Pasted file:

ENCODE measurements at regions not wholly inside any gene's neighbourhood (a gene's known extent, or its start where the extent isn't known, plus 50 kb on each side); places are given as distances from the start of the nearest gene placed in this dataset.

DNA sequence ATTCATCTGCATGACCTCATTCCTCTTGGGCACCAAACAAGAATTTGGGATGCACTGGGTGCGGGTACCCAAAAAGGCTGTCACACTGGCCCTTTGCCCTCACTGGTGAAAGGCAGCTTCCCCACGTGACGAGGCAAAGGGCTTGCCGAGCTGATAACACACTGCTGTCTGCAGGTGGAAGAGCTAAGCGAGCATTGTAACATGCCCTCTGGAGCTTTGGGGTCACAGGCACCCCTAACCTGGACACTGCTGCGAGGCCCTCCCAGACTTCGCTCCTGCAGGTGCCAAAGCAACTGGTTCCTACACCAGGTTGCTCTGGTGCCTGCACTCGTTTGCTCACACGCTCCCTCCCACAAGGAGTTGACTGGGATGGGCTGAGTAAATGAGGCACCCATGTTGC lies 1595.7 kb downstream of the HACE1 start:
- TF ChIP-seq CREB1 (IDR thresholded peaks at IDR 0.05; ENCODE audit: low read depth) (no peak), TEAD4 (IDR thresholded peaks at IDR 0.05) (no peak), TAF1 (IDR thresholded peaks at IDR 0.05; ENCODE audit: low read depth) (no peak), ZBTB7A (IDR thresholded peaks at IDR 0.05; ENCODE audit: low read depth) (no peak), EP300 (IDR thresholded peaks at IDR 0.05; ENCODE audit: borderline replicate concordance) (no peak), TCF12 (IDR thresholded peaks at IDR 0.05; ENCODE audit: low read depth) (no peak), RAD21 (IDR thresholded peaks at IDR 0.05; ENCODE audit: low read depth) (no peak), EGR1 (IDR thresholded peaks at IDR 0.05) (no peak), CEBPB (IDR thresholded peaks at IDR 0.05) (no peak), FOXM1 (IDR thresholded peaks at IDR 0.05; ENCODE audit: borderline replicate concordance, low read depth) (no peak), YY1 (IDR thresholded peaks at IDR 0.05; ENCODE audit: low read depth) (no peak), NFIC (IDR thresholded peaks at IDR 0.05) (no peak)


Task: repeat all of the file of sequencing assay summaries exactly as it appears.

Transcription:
ENCODE measurements at regions not wholly inside any gene's neighbourhood (a gene's known extent, or its start where the extent isn't known, plus 50 kb on each side); places are given as distances from the start of the nearest gene placed in this dataset.

DNA sequence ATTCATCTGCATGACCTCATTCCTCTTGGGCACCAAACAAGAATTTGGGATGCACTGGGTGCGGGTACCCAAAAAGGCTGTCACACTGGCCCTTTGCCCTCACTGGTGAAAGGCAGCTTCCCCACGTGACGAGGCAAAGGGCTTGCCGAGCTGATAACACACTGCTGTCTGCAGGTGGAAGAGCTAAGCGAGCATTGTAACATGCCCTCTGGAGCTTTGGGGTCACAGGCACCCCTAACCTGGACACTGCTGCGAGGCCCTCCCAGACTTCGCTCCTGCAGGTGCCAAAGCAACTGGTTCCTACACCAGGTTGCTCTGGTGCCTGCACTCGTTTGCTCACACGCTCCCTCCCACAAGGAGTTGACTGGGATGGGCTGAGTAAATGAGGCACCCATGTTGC lies 1595.7 kb downstream of the HACE1 start:
- TF ChIP-seq CREB1 (IDR thresholded peaks at IDR 0.05; ENCODE audit: low read depth) (no peak), TEAD4 (IDR thresholded peaks at IDR 0.05) (no peak), TAF1 (IDR thresholded peaks at IDR 0.05; ENCODE audit: low read depth) (no peak), ZBTB7A (IDR thresholded peaks at IDR 0.05; ENCODE audit: low read depth) (no peak), EP300 (IDR thresholded peaks at IDR 0.05; ENCODE audit: borderline replicate concordance) (no peak), TCF12 (IDR thresholded peaks at IDR 0.05; ENCODE audit: low read depth) (no peak), RAD21 (IDR thresholded peaks at IDR 0.05; ENCODE audit: low read depth) (no peak), EGR1 (IDR thresholded peaks at IDR 0.05) (no peak), CEBPB (IDR thresholded peaks at IDR 0.05) (no peak), FOXM1 (IDR thresholded peaks at IDR 0.05; ENCODE audit: borderline replicate concordance, low read depth) (no peak), YY1 (IDR thresholded peaks at IDR 0.05; ENCODE audit: low read depth) (no peak), NFIC (IDR thresholded peaks at IDR 0.05) (no peak)